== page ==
A dark shape, looming through the corn. Jenna caught her breath, feeling fear surge again. He was there, in front of her. Waiting for her.

A small cry escaped her lips before she clamped them together, realizing that she mustn't make a sound, because he couldn't have seen her, but any movement or noise would surely alert him.

He was standing very still. She could see glimpses as the corn moved and rustled. He must have found a hillock to stand on because, from her vantage point, he looked taller than the corn.

She had to get away from him.

Jenna moved carefully back — easing away, not daring to take her eyes off him but hoping he wasn't somehow alerted by her presence — trying to keep her breathing quiet, trying not to make a sound or movement that would alert him.

And then, the worst happened. Behind her, a rock under her foot shifted and she stumbled heavily, lurching sideways into the corn, the stems crackling and bending as she fell.

Panicked, she scrambled up, knowing this was it: the headlong flight would now begin again as he must have heard. Must have seen.

But the figure ahead was totally still. As a gust of wind caused the corn to sway and nod, Jenna realized what it was.

The shape of a scarecrow, dressed in ragged black, tall, and motionless. She'd just spent minutes trying to creep away from a bird scarer.

Jenna let out a breathy laugh that was almost a sob. It was okay. That lurking figure was not dangerous. And now, having realized what it was, she could orient herself. The scarecrow was near the edge of the field. She remembered seeing it on her walk.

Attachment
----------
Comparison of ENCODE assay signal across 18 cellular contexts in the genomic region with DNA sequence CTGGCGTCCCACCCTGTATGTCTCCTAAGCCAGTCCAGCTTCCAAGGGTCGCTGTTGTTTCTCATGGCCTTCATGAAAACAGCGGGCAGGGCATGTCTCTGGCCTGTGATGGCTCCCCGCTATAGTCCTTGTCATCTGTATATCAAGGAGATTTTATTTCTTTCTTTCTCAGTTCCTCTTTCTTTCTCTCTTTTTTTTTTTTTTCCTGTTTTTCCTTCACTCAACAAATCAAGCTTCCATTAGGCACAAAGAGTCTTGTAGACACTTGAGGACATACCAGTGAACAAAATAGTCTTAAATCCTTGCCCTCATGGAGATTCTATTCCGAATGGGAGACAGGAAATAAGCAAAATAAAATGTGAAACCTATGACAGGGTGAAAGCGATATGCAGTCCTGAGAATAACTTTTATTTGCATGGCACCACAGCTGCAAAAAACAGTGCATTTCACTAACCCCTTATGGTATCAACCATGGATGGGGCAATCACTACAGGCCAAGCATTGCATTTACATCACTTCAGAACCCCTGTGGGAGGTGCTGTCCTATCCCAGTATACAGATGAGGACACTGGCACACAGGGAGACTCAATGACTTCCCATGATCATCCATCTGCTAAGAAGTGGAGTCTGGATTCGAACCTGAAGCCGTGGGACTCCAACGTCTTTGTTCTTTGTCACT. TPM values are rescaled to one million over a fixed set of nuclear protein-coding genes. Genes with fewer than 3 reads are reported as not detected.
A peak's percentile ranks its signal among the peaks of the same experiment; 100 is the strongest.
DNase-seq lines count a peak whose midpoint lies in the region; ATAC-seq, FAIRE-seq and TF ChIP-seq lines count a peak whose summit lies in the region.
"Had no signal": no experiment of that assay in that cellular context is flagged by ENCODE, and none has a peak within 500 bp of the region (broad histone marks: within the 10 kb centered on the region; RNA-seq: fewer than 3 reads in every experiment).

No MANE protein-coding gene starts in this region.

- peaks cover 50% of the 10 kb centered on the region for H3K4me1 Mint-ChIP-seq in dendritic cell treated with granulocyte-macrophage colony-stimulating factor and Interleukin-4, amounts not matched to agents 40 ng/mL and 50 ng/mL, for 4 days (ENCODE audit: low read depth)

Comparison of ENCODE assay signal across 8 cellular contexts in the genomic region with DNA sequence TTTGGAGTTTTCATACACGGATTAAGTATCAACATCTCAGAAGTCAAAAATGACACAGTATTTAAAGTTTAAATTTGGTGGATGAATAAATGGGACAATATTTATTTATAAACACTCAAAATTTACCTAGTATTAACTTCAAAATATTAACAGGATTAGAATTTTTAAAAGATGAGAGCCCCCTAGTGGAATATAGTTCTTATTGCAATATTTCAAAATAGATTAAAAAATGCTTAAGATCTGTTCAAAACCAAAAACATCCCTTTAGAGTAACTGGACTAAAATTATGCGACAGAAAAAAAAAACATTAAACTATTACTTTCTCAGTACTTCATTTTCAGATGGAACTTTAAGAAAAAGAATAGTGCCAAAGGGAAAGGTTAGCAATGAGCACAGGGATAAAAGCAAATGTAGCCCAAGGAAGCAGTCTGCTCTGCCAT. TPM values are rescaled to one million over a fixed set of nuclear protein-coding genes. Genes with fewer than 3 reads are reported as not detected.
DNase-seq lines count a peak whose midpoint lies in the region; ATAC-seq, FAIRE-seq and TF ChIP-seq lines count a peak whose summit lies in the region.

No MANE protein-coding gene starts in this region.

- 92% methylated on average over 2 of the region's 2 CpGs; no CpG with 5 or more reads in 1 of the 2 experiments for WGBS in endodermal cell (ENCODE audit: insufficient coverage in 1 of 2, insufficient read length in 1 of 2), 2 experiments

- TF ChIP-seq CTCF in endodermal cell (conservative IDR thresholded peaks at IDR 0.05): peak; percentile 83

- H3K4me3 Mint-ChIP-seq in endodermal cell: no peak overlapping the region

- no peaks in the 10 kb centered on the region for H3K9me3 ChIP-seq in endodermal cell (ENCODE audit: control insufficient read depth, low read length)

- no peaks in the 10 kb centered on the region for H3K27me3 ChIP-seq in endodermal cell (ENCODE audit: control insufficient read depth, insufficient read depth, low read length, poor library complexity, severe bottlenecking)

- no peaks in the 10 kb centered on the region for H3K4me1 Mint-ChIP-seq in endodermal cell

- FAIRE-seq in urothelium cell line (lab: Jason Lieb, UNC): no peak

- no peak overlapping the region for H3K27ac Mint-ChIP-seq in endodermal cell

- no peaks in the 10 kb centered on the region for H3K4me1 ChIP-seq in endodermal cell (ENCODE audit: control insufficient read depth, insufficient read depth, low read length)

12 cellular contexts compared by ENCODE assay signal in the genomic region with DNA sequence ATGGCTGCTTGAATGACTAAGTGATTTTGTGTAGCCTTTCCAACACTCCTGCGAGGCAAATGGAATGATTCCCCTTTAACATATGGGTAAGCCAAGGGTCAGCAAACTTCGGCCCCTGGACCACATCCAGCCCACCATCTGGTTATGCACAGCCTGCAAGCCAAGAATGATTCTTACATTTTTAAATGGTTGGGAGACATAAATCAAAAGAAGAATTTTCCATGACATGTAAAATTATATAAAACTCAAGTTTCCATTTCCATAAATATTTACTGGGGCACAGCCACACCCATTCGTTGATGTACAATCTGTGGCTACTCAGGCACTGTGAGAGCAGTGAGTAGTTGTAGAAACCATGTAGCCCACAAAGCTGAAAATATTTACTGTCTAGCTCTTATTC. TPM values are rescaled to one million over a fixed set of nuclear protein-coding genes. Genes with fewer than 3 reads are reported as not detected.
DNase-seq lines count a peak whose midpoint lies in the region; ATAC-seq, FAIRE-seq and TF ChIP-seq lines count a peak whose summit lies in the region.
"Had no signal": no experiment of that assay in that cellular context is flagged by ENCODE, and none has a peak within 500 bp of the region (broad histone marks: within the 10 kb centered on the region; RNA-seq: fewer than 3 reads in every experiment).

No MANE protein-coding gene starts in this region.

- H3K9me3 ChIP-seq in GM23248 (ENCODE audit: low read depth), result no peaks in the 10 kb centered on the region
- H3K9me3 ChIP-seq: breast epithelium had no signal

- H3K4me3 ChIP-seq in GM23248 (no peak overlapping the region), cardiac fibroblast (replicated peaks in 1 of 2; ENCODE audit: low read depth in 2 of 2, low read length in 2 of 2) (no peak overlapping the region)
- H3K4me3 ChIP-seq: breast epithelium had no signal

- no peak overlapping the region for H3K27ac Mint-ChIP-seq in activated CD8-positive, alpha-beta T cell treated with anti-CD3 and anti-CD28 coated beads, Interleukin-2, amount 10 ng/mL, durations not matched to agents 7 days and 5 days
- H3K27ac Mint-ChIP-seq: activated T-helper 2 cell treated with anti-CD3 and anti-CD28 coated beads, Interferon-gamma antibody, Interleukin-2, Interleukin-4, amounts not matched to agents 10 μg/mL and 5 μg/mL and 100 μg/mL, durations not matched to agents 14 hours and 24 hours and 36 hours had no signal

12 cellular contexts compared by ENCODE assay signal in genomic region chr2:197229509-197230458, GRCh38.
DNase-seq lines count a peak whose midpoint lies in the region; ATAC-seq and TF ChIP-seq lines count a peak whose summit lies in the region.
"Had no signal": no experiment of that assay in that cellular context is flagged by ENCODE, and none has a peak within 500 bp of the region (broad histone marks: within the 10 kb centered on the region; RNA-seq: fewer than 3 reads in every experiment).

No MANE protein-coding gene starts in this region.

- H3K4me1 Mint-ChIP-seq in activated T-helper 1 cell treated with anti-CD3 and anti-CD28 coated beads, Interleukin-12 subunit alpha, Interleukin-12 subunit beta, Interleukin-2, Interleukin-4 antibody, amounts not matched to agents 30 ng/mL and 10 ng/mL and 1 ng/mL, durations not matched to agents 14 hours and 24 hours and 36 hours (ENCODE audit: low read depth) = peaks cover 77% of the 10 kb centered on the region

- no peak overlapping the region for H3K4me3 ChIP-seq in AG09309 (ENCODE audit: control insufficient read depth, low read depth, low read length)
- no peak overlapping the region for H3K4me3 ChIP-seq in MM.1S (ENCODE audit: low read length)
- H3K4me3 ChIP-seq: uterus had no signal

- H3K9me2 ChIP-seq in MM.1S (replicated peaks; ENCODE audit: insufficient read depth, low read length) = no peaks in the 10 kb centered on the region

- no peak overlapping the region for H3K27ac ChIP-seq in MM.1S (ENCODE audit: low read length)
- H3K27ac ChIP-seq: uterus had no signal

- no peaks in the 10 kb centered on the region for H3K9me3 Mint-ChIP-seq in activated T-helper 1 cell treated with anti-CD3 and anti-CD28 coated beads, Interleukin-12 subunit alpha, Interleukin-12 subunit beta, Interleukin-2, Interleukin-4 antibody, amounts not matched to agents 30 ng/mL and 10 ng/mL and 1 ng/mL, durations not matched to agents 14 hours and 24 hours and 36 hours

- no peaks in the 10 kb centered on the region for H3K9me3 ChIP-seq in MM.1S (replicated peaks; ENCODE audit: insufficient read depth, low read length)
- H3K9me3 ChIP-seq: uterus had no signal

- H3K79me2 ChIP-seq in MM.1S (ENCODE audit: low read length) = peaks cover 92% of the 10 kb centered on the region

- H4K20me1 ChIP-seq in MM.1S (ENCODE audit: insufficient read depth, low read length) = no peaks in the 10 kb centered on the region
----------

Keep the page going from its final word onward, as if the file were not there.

Unless there was more than one, she thought suddenly, with a flare of doubt, but then shook her head. There could not be more than one near here. She hadn't seen more than one.

Feeling more confident now, she moved forward, past the looming shape of the scarecrow, with his tilted head, black hat, and coat made ragged and threadbare by the endless assault of the blowing wind.

There was the path ahead, leading out of the corn. She could see a glimpse of darkening, grassy fields. She could see a road, and the faint shimmer of headlights as a car passed.

She could get help there. Someone would help her, she was sure.

Jenna raced past the scarecrow, speeding up now, wanting to be out of this field, out of the danger, out of the oppressive mass of leaves that was hot, airless, and felt like a prison.

But not her prison anymore, not for long. She was about to get out. She'd made it. She'd reached the field's edge. Now, she was just a few yards away.

And then, a dark shape loomed on a cross path and Jenna screamed in fear. He was there, the man with the scythe. He'd been waiting for her, knowing she'd choose this route. He'd anticipated which way her terrified flight would take her.

"Come here," he said to her, his voice strangely hollow, strangely empty.

"No!" she screamed. "No!" She turned, knowing her only chance was to run again, to rush blindly back into the corn and try to outpace him. She found a new surge of strength even in her exhaustion, the strength she knew she needed to save her own life.

But it was too late. His footsteps behind her were fast, heavy, and inexorable.

They were gaining. He grabbed her shoulder and spun her around to face him.

Jenna saw a flash of metal and she screamed again. The scythe came down, and this time, that wicked blade was coming directly for her. She felt a clean impact that knocked her right off her feet.

She sprawled in the corn, the blue sky telescoping in, fading to gray.

Darkness swiftly followed.




Deputy May Moore climbed out of her car, feeling expectant and excited as she stared at the building ahead of her. This was where, at last, she might find clues to her sister Lauren's disappearance.